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Lawmakers in Cyprus are trying to ease rage over a proposed tax on all bank deposits by exempting people who have relatively small accounts. It's part of a bailout plan for that Mediterranean country negotiated with the E.U. and IMF over the weekend, but the compromise on taxes may not be enough for Cyprus' parliament to pass the plan.

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Venezuela is in a state of mourning for its late president, Hugo Chavez. The outsized leader died yesterday in the capital, Caracas, after a two-year battle with cancer. He was 58. Hugo Chavez was both a polarizing and charismatic figure, and during his long rule he became an icon, beloved by Venezuela's poor and others in the region who admired his defiant stance toward the U.S.

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Kenya votes for a new president today for the first time in five years. It's an important election, in part because the country is still haunted by the ethnic violence that bloodied the last presidential election in 2007. More than 1,200 people were killed and the violence only ended after the international community stepped in. NPR's Gregory Warner is out visiting polling stations and talking to people in Nairobi. He joins us to talk about the election. Good morning, Greg.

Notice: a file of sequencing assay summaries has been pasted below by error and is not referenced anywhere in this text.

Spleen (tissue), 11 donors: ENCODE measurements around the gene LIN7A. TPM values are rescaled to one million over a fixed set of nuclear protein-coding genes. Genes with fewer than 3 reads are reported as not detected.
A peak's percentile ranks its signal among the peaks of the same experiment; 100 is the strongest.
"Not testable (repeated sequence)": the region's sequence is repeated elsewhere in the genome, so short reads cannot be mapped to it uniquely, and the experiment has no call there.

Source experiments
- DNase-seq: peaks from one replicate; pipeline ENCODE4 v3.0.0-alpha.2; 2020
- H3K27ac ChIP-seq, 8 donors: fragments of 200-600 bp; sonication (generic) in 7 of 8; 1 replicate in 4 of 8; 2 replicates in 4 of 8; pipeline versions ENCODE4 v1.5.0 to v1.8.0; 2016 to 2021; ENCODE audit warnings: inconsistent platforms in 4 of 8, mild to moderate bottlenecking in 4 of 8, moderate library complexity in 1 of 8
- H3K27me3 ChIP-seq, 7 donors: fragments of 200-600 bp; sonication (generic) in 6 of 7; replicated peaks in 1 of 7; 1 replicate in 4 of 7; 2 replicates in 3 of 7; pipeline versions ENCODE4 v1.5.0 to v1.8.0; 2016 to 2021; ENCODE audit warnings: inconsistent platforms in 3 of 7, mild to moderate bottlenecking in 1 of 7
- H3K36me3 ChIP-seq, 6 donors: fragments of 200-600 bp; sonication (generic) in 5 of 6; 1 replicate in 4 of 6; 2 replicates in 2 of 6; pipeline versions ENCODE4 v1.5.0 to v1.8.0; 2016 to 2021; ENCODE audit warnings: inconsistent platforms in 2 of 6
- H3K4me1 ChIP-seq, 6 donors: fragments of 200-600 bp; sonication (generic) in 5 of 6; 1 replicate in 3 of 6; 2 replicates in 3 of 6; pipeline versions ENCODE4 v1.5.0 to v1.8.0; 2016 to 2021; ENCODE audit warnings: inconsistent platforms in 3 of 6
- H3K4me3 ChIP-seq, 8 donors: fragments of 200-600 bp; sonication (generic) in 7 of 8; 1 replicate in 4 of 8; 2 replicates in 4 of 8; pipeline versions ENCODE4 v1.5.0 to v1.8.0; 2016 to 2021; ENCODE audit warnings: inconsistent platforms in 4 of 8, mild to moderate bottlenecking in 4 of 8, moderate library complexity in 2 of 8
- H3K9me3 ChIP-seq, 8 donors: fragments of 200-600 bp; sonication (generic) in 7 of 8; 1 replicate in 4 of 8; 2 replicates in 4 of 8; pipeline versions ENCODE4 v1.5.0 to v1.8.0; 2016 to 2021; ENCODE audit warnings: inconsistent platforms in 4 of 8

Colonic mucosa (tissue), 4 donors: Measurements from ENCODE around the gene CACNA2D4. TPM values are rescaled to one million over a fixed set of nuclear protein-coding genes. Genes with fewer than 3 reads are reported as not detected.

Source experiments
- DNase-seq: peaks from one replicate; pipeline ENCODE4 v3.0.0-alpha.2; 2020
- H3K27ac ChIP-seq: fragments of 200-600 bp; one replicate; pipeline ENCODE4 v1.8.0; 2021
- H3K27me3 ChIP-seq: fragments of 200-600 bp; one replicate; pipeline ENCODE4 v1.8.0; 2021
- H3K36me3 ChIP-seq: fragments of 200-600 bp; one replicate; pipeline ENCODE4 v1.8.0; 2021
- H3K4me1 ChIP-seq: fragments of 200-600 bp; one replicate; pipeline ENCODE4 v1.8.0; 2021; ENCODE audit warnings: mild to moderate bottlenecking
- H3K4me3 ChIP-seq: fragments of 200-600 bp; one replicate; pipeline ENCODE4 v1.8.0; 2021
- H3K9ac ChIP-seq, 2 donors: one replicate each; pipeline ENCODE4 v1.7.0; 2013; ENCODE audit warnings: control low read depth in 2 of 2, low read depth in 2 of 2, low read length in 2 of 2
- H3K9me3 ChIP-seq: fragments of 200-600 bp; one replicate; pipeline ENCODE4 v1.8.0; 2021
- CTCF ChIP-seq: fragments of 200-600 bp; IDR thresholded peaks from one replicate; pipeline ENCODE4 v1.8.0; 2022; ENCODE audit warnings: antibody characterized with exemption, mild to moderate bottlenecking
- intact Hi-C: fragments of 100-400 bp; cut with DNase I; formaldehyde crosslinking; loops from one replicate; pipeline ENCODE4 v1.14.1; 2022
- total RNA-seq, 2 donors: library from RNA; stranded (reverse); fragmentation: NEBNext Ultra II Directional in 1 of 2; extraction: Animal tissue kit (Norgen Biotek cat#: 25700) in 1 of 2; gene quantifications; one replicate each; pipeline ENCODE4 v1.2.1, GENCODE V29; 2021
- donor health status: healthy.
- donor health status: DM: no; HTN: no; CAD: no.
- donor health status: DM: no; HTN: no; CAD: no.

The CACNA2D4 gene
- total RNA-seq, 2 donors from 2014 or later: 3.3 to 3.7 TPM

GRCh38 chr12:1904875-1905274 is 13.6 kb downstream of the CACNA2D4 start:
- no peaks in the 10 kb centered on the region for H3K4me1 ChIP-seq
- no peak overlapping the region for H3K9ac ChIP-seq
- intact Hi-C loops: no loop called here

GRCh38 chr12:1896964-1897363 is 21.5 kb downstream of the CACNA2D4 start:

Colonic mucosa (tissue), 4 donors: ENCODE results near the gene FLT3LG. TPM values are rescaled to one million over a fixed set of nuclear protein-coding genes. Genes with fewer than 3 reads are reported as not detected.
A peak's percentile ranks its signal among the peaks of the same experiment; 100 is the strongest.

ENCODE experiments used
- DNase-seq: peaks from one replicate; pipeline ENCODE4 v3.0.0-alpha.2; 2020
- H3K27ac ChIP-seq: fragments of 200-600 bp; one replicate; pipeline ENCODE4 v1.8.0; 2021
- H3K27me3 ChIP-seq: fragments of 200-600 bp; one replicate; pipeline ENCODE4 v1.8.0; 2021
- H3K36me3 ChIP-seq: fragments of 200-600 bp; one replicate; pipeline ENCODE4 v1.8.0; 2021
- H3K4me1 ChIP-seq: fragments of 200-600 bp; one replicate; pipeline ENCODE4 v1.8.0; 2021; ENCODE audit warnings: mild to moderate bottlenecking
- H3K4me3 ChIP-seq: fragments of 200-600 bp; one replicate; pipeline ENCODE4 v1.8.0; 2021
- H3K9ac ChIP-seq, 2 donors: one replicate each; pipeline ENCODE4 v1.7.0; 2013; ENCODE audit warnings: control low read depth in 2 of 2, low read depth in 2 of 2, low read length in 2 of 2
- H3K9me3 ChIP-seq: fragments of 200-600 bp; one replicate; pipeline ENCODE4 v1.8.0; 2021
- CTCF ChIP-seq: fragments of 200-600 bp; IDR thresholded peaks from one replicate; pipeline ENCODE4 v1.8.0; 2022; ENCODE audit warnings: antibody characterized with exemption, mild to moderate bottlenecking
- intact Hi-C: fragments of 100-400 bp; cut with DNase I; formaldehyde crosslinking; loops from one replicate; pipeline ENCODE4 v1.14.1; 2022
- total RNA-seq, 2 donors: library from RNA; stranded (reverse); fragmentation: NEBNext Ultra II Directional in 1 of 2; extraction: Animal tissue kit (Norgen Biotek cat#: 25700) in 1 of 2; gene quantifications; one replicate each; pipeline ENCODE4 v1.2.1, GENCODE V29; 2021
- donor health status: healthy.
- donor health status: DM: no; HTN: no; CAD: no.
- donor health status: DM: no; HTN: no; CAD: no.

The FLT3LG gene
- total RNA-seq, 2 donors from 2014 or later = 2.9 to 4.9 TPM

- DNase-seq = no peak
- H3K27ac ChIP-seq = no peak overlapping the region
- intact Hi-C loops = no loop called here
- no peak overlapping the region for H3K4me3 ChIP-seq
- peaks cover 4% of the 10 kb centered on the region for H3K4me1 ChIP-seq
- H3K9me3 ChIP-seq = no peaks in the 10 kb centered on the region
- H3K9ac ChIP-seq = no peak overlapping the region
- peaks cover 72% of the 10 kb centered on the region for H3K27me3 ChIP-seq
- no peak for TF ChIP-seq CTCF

GREGORY WARNER, BYLINE: Good morning, Renee.

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We're hearing this morning that Pope Benedict has left the Vatican. NPR's Sylvia Poggioli is covering the first papal retirement in 600 years, and she joins us now from Rome. And Sylvia, describe the scene for us there.

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Surprising news this morning from the Vatican. Pope Benedict XVI has announced he is resigning at the end of this month. It is an unprecedented departure in modern times. The last time a pope stepped down, it was 1415, the Middle Ages. At 85 years old, Benedict said he was no longer up to the physical demands of the papacy. We've got NPR's Sylvia Poggioli on the line now live from Rome. Good morning.

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President Obama is taking his campaign against gun violence to the country, beginning today with a trip to Minneapolis and a visit to that city's police department. Many police organizations favor tougher gun laws. The president leaves behind a new Congress that's getting down to business. And consuming most of lawmakers' time: the budget and the deficit.